Age Effects|How To Increase Flexibility In Old age

Read on to learn how age affects flexibility, why you need flexibility and how to retain & increase flexibility in old age with just 3 steps.

As your body gets older, you lose flexibility. The range of motion of the joints decreases with age. This is a normal aging process.

Flexibility depends on the health of the tendons, ligaments and muscles that surround your joints. It also depends on medical conditions such as arthritis and osteoporosis, which tend to increase, as you grow old.

Though, flexibility decreases with age – but elderly people can exhibit great flexibility when they adopt certain healthy fitness routines.

How & Why Flexibility Is Affected By Age?

The tendons and ligaments are commonly known as connective tissues. Their job is to keep your body connected. Tendons connect bone to muscles & ligaments connect bone to bone.

Connective tissues behave like an elastic band. When new (think when you were younger), an elastic band stretches easily without damage and retain its original shape. But after time, the same elastic band will not stretch as easily, nor will it go back to its original shape. And it will also get drier and have tiny cracks. And, if you try to stretch an old elastic band, it will snap.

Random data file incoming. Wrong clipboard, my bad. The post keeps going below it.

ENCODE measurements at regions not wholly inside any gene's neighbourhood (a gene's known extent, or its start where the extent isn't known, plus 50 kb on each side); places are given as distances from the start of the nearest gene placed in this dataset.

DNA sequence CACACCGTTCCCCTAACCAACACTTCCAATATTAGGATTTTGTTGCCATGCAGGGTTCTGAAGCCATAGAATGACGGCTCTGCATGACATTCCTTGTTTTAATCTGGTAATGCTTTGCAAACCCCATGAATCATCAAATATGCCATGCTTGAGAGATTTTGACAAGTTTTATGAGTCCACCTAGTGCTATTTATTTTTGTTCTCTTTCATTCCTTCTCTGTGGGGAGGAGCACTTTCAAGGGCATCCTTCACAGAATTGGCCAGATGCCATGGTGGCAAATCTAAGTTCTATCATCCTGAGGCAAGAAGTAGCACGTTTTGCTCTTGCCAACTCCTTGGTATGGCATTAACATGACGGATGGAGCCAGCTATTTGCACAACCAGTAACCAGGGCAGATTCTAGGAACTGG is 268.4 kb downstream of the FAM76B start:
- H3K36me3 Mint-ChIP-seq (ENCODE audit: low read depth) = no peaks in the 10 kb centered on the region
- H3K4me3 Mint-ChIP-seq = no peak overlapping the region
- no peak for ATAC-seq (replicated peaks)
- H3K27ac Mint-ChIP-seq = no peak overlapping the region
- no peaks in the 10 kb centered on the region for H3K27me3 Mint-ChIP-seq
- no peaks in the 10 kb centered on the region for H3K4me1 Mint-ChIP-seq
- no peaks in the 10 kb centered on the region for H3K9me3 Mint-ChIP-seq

The same happens with our connective tissues. As we age, the water content in connective tissues decreases, so they become drier & less elastic. Loss of flexibility makes them more susceptible to injury or snapping. This leads to reduction in our flexibility and joint pains.

Why We Need To Maintain Flexibility As We Get Old

Flexibility provides the following benefits:

(i) Improves our ability to carry on day-to-day physical activities.